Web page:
“You’ll hear back in a month” was what the lady told us four comics in the room. But I had read in the rules, that it takes three months to get a response. How wrong I was! You get no response whatsoever. The big time is an impenetrable fortress. The acts that made it through to the first round were a mere “leak in the barrel.” But the barrel is big, really big! We are talking about 85,000 to 100,000 hopefuls. But of course, Heidi Klum, Howie Mandel, Howard Stern, and Mel B neither have the time nor the patience for even a mere handful of that. About 500 acts make it onto the first round. Thus, although reality shows like American Idol, the Voice and America’s Got Talent give the perception that anyone can be a star, this is not true at all. It is just as difficult to be a star going through a televised talent search as it is to do it behind closed doors, breaking your neck, going to audition after audition for years on end.

Nevertheless, I was naïve. For three months I believed. From late January to late April, I kept hoping that they would pick me, and I would get to spend a beautiful summer in New York, performing on stage, and partying with Heidi Klum. Day after day I marked my calendar. I counted down the days. I wrote myself notes of encouragement. Boy it was a lesson in patience! Towards the end of April, it became apparent to me that I had not made it. My audition had most likely been thrown away, one minute after I left the McCormick Center, along with thousands and thousands of other nameless, faceless hopefuls. I was a number. We were numbers.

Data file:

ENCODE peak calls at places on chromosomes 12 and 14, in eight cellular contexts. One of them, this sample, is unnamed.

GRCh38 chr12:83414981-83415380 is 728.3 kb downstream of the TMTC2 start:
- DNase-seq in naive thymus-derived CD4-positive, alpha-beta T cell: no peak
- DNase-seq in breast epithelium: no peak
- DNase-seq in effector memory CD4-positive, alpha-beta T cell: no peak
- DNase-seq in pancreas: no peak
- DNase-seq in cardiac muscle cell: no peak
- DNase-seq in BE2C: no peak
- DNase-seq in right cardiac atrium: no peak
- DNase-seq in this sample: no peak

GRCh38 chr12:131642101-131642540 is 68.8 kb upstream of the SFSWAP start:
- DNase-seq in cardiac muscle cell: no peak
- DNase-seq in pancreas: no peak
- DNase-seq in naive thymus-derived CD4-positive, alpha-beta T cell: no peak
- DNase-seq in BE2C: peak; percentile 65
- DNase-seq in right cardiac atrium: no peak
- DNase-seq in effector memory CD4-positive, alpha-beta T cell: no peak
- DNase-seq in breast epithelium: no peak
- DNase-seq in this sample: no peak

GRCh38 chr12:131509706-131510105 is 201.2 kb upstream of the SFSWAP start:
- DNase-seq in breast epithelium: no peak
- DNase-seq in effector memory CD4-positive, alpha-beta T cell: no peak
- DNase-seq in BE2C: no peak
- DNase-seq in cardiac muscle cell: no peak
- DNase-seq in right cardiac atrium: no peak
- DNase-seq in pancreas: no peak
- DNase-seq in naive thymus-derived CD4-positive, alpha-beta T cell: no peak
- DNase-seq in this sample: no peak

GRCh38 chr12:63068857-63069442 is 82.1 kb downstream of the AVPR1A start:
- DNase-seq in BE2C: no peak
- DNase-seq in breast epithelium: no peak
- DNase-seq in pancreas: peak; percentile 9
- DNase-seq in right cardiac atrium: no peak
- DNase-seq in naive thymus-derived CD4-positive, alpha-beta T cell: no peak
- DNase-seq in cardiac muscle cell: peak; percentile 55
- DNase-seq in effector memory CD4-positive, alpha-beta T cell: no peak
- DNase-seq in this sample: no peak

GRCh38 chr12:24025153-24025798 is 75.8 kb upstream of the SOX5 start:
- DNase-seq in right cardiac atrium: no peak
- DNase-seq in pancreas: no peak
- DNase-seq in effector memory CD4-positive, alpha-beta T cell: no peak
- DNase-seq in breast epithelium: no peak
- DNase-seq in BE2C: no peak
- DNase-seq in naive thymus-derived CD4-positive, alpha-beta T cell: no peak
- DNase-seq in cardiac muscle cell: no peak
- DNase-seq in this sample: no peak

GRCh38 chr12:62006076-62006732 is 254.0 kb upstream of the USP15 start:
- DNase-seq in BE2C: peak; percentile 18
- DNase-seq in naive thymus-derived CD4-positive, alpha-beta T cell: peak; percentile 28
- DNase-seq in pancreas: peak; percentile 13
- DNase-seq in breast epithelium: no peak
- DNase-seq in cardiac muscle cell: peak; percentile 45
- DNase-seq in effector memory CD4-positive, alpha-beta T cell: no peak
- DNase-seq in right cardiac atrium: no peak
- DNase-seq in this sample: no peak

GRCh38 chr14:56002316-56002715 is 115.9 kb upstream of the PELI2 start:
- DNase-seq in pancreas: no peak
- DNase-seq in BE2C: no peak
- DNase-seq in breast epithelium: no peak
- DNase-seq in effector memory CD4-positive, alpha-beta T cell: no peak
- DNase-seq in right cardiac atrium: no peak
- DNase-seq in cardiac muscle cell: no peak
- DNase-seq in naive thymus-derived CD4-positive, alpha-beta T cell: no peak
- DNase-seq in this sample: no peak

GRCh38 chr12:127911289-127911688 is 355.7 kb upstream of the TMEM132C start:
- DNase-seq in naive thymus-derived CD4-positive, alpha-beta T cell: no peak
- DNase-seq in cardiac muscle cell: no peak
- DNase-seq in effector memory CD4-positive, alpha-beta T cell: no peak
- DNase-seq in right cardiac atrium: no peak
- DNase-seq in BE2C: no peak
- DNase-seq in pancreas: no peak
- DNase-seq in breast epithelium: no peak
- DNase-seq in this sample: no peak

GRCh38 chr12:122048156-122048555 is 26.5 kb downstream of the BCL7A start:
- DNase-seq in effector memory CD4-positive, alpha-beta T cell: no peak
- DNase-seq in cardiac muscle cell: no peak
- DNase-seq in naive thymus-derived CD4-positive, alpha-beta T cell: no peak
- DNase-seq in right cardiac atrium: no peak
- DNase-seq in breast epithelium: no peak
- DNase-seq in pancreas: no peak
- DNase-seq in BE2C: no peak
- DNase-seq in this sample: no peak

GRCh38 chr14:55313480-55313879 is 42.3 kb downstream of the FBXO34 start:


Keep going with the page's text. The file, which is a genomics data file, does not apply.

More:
As I got ready to accept defeat, I wrote on the official Facebook page for America’s Got Talent: “I did not make it. But my advice to anyone who wants to try out for any talent show or anything in life is to always do it. Here’s why, When you try you win. When you don’t, you lose. Always try! Look forward to catching the show on TV this summer.” I went out nobly, and did not spew off any hate. But I will not lie to you. I was upset! I was angry! I wanted to have a great summer. I wanted to kiss Heidi Klum on the mouth! But I accepted my fate. In a sense, I did win. To try is to win. But going on to the real show would not be for me. I would have to settle for watching it on TV at home, just like you.